We just celebrated our 40th anniversary as a Search & Rescue Team and had a lovely meal catered. After some discussion and insistance on my part, I was assured that there would be a vegetarian option. As it turns out there were three of us who follow  a plant-based diet. We were served exactly the same items and serving size as the carnivours, but without the meat and gravy. The food was lovely, but an extra scoop of potatoes would have gone a long way toward equalizing our serving size. Once again we three left feeling hungry, marginalized and as if we were ‘making a fuss.’

I was attending a local Board of Trade Meeting last summer. It was catered and once again at least two of us in the group had few options. We ate what we could and didn’t make a fuss.

One of the local Bed & Breakfast Owners was speaking about her business and she noted how the dietary requirements of her guests had radically changed in the last five years. She went on to list all the restrictions that she was happy to accomodate. I was feeling hopeful when a voice from the crowd spoke out, “If that was me I would just go out and shoot myself.” Again … we felt marginalized.

food-sovereignty

It is my belief that your right to food sovereignty is sacrosanct.

I believe that we have a right to know:

  1. where our food is coming from.
  2. what is in our food.
  3. if our food contains Genetically Modified Organisms (GMOs).

I believe that we all should have access to fresh local nutritious food.

I believe that we have a right to choose the food that is right for us … without ridicule.

I suspect that the plant-based and gluten-free visitors to our region would agree.

 

~ Judy N Green

www.rawngreen.com

What is Real Food?

Our Grandparents could tell us what real food was, Real Food is just ‘food’ to them.

 

Real food is grown in the soil, or raised on the land. Real Food is most-often grown locally and in season. Real Food is best grown from heritage seeds with the most nutrient dense profiles. Real Food is prepared in the kitchen with lots of love.

 

Our bodies instantly recognize Real Food as food. Our bodies crave Real Food. Real food provides all the nutrients our bodies need in neat little packages that not only contain protein, fat and carbohydrates, but all the micro-nutrients (vitamins & minerals) that we need to most efficiently digest those nutrients. Real Food is bright and colourful, which indicates that it is rich in phytonutrients that our bodies need to make the hormones and enzymes that keep us alive and healthy. Our bodies know when they are truly hungry or full when they are eating Real Food.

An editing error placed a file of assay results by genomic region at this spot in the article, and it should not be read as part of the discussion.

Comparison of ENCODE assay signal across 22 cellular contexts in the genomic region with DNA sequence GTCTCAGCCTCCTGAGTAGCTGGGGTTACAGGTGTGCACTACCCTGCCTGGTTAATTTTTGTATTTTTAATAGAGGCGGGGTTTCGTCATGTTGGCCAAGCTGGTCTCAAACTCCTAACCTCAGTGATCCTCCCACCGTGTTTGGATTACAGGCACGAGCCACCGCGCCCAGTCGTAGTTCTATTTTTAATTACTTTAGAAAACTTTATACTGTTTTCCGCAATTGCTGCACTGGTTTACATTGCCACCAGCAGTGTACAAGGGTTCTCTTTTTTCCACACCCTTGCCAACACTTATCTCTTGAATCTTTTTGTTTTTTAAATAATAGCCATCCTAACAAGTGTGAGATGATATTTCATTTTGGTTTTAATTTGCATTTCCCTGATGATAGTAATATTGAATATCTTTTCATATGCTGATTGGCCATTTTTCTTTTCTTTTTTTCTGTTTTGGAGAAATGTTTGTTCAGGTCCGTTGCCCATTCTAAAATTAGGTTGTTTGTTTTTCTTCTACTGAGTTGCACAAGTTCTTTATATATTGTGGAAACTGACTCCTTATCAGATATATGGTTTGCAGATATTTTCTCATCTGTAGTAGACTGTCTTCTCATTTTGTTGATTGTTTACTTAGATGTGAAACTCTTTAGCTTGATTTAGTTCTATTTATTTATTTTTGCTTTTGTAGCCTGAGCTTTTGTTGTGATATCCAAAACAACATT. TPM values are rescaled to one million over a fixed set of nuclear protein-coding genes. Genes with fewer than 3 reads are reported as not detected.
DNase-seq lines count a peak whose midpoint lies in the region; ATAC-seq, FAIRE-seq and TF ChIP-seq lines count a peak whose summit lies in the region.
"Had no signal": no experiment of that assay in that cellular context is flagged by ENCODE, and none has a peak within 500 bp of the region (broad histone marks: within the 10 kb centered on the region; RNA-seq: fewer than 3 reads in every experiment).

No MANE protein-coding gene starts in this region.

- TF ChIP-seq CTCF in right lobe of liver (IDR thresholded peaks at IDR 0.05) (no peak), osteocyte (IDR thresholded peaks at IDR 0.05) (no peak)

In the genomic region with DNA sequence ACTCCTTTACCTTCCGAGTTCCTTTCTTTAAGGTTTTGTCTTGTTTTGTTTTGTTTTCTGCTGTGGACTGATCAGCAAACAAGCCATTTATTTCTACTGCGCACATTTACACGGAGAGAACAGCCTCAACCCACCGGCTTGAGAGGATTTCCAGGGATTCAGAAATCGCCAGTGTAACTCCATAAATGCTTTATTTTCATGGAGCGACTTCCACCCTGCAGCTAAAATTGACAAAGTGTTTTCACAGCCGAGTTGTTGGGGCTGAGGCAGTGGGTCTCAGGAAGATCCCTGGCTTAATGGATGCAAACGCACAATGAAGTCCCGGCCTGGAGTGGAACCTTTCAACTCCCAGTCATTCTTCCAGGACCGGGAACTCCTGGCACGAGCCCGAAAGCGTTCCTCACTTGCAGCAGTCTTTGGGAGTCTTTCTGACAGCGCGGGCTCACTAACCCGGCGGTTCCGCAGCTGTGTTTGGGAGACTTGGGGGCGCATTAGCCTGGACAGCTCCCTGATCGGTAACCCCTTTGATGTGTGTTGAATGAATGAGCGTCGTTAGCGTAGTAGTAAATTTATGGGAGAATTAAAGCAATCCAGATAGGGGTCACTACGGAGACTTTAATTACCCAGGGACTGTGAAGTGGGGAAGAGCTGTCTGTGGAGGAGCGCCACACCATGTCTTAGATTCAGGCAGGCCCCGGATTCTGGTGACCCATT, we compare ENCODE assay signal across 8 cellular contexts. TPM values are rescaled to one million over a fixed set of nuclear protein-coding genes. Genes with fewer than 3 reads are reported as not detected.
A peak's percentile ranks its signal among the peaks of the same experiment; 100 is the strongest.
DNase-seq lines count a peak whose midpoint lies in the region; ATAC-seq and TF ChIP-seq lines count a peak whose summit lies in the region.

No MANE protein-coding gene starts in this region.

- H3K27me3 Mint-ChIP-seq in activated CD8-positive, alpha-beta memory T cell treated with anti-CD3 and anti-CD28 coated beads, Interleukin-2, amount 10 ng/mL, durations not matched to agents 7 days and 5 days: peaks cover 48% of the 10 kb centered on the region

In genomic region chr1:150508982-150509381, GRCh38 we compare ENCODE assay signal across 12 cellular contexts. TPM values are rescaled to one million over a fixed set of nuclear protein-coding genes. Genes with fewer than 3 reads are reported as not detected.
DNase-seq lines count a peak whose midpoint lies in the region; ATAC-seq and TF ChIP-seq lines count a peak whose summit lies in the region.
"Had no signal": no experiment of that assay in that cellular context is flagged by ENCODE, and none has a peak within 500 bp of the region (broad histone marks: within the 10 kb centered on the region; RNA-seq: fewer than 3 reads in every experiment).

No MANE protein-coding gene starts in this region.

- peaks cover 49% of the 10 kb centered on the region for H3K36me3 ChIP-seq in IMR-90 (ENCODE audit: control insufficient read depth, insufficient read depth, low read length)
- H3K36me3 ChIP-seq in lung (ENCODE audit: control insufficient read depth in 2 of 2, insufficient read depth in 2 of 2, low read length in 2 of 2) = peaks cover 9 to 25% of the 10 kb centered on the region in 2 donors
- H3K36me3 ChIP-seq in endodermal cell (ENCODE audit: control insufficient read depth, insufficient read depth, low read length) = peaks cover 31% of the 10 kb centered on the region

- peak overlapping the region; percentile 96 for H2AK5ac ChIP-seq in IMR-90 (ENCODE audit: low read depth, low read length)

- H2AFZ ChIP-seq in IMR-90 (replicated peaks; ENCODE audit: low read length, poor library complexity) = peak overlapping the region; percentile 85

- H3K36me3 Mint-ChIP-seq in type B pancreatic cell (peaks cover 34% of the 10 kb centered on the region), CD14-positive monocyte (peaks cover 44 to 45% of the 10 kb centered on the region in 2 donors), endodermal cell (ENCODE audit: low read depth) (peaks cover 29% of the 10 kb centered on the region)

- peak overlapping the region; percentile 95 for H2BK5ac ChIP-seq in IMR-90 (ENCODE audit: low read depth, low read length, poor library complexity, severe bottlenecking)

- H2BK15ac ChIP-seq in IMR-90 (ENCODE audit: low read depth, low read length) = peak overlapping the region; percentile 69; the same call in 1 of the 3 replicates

Real Food does NOT come in a box with a list of ingredients, many of which we cannot even pronounce let alone recognize as food. Real Food is NOT created in a lab with food scientists combining salt, fat and sugar to produce the most addictive combination to bring to market. Real Food does NOT have a shelf life longer than we do. Real Food is NOT genetically modified to combine genetic material from species that would never combine in the wild. Real Food does NOT fool our bodies into thinking they are still hungry simply because Real Food does NOT provide the nutrients our bodies need to survive.

 

Real Food is alive and filled with enzymes and probiotics that keep us healthy. 80% of our immune system comes from the healthy micro-biome that consists of the beneficial bacteria and yeasts that call us home. Our health giving micro-biome needs Real Food such as lacto-fermented sauerkraut & vegetables as well as kefir, yogurt, & kombucha tea.

 

To be healthy we need Real Food. To be vital and in touch with our bodies natural rhythms we need Real Food. Real Food tastes AMAZING!!!

Join me in celebrating Real Food!

How to Maintain Healthy Habits over the Holidays

Great Job! You have been working so hard on changing to healthier habits. I know it hasn’t been easy and there have been a few slips here and there. I do hope you remember not to beat yourself up about them. We are all human after all. Stressing over slips can be more harmful than the slip itself.

 

We are now heading into a season of “nutritional landmines” … yup it is Christmas time once again. A month full of sugar plums, candy canes and gut stretching meals. If you have attended one of my classes you will know that nutrition is often more about family, community, connection and emotion than it is the vitamins, minerals, protein, carbs & fats. This is a time to enjoy feeding yourself on the non-food level. You can enjoy all these events, without wearing armor, with a little preplanning.

Here are a few tips to help you tippy toe through the season of mistletoe and merriment:

  1. Practice self-care first thing. Start the morning of a holiday outing on a centered, healthful note. Show yourself some love with meditation, a work out, a green juice, setting an intention—whatever is going to set the stage for a mindful day.
  2. Plan for pushy relatives. Every family has at least one: people who are concerned about what is and isn’t on your plate. You can stay on the path you know is right for you without sounding like a jerk—simply decline unwanted food gracefully and graciously. Bonus: Bring a nourishing dish or two. This is a fantastic way to ensure that not only are you getting in some nutrients and supporting your health (and filling up your plate for those concerned family members), but you’re supporting the wellness of loved ones as well.